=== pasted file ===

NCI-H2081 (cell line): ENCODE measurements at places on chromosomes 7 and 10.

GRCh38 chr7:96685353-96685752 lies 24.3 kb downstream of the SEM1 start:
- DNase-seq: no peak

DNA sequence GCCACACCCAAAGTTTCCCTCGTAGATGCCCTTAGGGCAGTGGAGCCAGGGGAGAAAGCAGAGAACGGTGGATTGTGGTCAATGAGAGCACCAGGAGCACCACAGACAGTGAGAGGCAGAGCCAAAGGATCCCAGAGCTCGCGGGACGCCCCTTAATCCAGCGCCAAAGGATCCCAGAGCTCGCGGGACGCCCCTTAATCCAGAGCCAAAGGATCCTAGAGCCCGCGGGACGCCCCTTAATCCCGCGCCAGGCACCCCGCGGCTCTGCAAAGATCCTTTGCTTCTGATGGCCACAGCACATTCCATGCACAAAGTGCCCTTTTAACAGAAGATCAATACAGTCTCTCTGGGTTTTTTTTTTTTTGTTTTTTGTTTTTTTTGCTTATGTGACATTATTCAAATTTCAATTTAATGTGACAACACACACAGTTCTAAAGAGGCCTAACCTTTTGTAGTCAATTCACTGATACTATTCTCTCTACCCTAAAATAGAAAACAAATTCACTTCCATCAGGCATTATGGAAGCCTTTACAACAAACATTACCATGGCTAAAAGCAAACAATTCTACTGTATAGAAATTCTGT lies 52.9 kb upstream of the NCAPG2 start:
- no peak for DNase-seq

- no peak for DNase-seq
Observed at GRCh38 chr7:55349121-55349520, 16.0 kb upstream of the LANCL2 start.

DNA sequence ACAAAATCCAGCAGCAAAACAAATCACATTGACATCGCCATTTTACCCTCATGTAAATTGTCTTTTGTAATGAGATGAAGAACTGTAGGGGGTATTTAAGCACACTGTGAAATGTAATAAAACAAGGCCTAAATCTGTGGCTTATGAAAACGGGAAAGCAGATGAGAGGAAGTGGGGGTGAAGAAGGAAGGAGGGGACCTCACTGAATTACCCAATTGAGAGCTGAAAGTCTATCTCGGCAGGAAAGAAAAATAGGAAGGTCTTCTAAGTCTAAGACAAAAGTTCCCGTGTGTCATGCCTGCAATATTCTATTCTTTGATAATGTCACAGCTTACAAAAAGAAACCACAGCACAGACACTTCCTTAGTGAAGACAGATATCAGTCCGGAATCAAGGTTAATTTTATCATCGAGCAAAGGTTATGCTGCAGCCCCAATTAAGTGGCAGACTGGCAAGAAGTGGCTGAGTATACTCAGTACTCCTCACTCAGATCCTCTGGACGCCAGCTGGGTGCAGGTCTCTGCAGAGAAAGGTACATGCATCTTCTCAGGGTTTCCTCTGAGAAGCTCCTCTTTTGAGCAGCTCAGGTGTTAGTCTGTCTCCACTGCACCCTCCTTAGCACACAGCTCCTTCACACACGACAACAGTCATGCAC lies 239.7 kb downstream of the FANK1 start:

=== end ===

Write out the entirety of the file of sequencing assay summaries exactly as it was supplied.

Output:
NCI-H2081 (cell line): ENCODE measurements at places on chromosomes 7 and 10.

GRCh38 chr7:96685353-96685752 lies 24.3 kb downstream of the SEM1 start:
- DNase-seq: no peak

DNA sequence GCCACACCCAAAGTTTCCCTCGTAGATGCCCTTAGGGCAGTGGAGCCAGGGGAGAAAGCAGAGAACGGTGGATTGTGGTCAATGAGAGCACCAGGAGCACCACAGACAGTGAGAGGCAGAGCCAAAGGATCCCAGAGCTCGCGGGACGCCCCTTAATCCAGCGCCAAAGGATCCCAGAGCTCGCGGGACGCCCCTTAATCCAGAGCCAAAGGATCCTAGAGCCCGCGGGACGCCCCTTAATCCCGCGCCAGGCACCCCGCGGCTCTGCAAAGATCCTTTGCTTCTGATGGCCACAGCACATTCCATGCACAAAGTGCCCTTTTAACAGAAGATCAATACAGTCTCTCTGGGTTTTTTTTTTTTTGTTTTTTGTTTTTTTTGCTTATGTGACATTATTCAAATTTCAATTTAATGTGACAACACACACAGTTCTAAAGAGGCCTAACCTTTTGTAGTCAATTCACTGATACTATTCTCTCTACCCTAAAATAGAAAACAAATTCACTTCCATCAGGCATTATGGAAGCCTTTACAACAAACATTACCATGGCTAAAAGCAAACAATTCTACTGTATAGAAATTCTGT lies 52.9 kb upstream of the NCAPG2 start:
- no peak for DNase-seq

- no peak for DNase-seq
Observed at GRCh38 chr7:55349121-55349520, 16.0 kb upstream of the LANCL2 start.

DNA sequence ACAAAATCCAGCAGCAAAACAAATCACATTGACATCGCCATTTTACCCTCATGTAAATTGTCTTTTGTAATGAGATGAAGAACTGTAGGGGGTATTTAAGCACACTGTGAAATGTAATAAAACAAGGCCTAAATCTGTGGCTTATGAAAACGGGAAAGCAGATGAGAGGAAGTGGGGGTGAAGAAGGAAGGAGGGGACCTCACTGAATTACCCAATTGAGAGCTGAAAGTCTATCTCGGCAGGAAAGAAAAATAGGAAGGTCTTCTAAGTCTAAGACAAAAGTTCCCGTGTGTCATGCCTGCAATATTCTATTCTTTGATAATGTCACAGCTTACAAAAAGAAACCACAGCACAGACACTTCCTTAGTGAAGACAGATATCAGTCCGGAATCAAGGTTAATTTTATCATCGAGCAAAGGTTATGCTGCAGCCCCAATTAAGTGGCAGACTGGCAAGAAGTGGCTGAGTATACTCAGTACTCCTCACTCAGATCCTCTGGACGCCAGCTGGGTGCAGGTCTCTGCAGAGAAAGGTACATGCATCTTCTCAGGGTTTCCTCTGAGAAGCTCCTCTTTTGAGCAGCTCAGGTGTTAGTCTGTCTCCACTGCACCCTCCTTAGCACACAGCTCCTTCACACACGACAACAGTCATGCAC lies 239.7 kb downstream of the FANK1 start: